What needs to be configured to do remote disk management of a Server Core installation in Windows Server 2012 via PowerShell?

Hi there! We have made no secret that Server Core is the preferred method of deployment for Windows Server 2012. In this blog post we highlight an area in Server Core deployments that has caused some customer confusion, the ability to do remote disk management on a server core system. During the Windows Server 2012 TAP program, we have the chance to work closely with customers and identify and provide detailed information on how to make this challenging scenario work.

Thomas Roettinger, Server Core scenario lead will take you thru the details of how and what needs to be configured to do remote disk management of a Server Core system using Windows PowerShell.

Natalia Mackevicius
Group Program Manager, Partner and Customer Ecosystem Team


What needs to be configured to do remote disk management of a Server Core installation in Windows Server 2012 via PowerShell?

The PowerShell module for managing the firewall is called "netsecurity" and is automatically loaded by the PowerShell automatic module loading functionality, new in Windows Server 2012. You can view the cmdlets that the netsecurity module contains by typing the following command at a PowerShell command prompt


Get-Command -Module netsecurity


Power user shortcut: You can also use ‘gcm’ as an alias for Get-Command, and PowerShell will automatically expand switches for you when it can do so unambiguously; so the following command would have the same effect. Try it!


gcm -m netsecurity


By default, Windows Server is installed with a firewall that enables out-of-the-box security. It allows remote management by PowerShell and WMI but must be configured to allow other management tools. Before you can remotely manage your server, you need to enable the corresponding firewall rules for the incoming exceptions list.

After using gcm -m netsecurity, we can see two particularly promising cmdlets: Get-NetFirewallRule and Enable-NetFirewallRule. Most of the rules are disabled by default, and enabling the rule grants access to the firewall which is set to “deny by default.” Windows Server 2012 ships with at least 145 firewall rules pre-configured – at least PowerShell says so when I run (Get-NetFirewallRule).Length – but thanks to PowerShell we can explore these rules to find the ones we need to enable.

When I ran Get-NetFirewallRule for the first time, I noticed that there are several columns in the output. One of them, DisplayGroup, looked particularly useful.


Figure 1. Running Get-NetFirewallRule resulted in a list of results such as this one.


I then wanted to list all the unique DisplayGroups that are available:


                Get-NetFirewallRule | Select DisplayGroup -Unique | Sort DisplayGroup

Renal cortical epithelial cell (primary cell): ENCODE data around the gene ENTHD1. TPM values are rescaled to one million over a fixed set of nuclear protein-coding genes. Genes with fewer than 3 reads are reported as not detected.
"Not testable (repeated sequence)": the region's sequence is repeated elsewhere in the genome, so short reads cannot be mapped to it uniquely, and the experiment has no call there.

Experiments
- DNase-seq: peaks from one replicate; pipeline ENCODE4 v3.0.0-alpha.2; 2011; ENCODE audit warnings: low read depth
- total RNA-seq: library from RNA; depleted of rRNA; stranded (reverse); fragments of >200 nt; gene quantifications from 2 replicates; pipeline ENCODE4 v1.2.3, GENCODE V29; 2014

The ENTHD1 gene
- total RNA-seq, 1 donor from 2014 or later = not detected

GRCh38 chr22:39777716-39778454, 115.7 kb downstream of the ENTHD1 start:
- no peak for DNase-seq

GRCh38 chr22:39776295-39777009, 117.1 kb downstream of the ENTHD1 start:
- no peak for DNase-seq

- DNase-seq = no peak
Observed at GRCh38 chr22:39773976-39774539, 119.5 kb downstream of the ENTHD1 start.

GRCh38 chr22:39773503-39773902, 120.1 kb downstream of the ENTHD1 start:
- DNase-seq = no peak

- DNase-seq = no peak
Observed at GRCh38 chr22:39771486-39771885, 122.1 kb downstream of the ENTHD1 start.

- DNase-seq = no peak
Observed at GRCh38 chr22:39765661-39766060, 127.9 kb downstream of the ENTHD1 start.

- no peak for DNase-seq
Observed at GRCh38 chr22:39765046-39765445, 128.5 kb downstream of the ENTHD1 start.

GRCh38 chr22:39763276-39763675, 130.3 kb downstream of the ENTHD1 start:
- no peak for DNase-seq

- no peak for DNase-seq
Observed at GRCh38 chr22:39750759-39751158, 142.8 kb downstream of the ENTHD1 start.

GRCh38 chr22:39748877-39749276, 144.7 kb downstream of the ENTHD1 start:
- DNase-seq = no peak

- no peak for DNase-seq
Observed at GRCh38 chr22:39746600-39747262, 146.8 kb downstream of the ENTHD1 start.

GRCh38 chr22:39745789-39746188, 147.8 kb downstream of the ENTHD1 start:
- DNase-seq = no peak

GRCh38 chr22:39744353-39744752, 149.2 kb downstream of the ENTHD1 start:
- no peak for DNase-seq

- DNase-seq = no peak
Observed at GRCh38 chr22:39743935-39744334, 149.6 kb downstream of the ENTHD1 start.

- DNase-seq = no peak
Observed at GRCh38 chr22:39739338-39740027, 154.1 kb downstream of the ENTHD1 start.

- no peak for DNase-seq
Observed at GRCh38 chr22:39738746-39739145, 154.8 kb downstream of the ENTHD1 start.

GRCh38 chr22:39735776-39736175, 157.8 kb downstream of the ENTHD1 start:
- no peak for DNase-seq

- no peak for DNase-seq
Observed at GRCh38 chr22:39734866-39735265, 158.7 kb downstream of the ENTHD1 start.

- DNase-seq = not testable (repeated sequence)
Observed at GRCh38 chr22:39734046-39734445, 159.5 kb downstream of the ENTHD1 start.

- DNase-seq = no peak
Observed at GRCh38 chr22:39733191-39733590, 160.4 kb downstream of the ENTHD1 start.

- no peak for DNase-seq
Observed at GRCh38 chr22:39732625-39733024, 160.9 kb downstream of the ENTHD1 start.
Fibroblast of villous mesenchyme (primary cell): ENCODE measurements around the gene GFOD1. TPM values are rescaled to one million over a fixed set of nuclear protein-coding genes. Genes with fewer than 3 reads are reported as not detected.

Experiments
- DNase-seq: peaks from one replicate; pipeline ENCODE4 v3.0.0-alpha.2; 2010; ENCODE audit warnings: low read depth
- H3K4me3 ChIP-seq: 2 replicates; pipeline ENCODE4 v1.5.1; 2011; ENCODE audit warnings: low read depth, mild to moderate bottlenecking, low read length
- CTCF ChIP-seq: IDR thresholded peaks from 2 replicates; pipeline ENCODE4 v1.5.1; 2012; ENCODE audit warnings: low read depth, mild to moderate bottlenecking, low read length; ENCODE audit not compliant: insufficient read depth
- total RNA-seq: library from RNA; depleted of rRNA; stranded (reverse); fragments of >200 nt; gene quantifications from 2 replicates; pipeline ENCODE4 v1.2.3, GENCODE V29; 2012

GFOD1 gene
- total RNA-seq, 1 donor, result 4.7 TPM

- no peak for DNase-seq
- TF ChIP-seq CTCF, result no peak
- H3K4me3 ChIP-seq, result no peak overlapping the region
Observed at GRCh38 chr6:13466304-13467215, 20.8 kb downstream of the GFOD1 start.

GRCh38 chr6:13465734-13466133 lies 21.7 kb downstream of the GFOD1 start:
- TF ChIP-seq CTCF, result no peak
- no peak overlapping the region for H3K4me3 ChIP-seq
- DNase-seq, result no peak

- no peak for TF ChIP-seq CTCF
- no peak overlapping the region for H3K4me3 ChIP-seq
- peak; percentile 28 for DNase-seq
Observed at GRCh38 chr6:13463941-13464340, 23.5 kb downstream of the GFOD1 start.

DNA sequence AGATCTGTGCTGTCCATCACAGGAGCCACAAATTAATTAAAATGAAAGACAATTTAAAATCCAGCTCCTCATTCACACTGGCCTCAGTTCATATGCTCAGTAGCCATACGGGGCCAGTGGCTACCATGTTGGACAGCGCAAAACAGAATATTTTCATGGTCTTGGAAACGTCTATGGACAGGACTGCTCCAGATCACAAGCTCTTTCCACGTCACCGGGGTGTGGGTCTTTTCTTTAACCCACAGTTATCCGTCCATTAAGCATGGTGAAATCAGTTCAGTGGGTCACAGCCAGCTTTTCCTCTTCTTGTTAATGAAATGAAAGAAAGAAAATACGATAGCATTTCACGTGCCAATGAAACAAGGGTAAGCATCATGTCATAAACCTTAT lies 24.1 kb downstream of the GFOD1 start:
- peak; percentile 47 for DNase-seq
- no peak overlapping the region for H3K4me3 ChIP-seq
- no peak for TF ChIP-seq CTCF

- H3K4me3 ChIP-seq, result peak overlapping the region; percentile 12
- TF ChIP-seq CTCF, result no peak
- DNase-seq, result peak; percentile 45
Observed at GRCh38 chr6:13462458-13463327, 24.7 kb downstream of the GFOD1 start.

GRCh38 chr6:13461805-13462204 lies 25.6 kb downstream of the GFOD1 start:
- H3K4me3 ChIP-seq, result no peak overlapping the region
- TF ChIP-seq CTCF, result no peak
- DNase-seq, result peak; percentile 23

I found that the Remote Volume Management group was what I was looking for. Using Get-NetFirewallRule | Where { $_.DisplayGroup –Eq “Remote Volume Management”} | Format-Tableto list just the rules applicable to the Remote Volume Management group, we can see that for remote disk management there are 3 incoming rules:

  • RVM-RPCSS-In-TCP (Remote Volume Management (RPC-EPMAP) )
  • RVM-VDSLDR-In-TCP (Display Name: Remote Volume Management - Virtual Disk Service Loader)
  • RVM-VDS-In-TCP (Display Name: Remote Volume Management - Virtual Disk Service (RPC))
  • The necessary rules can be enabled with the following command: 

Enable-NetFirewallRule -name RVM-RPCSS-In-TCP,RVM-VDSLDR-In-TCP,RVM-VDS-In-TCP


Using Server Manager from a server running Windows Server 2012 with the Server Graphical Management Tools and Infrastructure feature enabled, you can now browse "All Servers" and select this Server Core server.

Note: A Server with a GUI installation of Windows Server 2012 has the Server Graphical Management Tools and Infrastructure feature enabled by default. You will also be able to install these remote management tools on a Windows 8 “client” PC by downloading and installing the Remote Server Administration Toolkit, available at no charge from Microsoft.

By right clicking on the server object in Server Manager, you can launch Computer Management and start working with the Disk Management remotely.


Figure 2.


I hope you find this blog post useful; and keep watching this space for more posts on managing Server Core and other Windows Server 2012 topics from early engineering program tutorials.

A special thanks goes to my co-worker Benjamin Herila for helping me with this blog post!

Thomas Roettinger
Program Manager (PACE)
Server and Cloud Division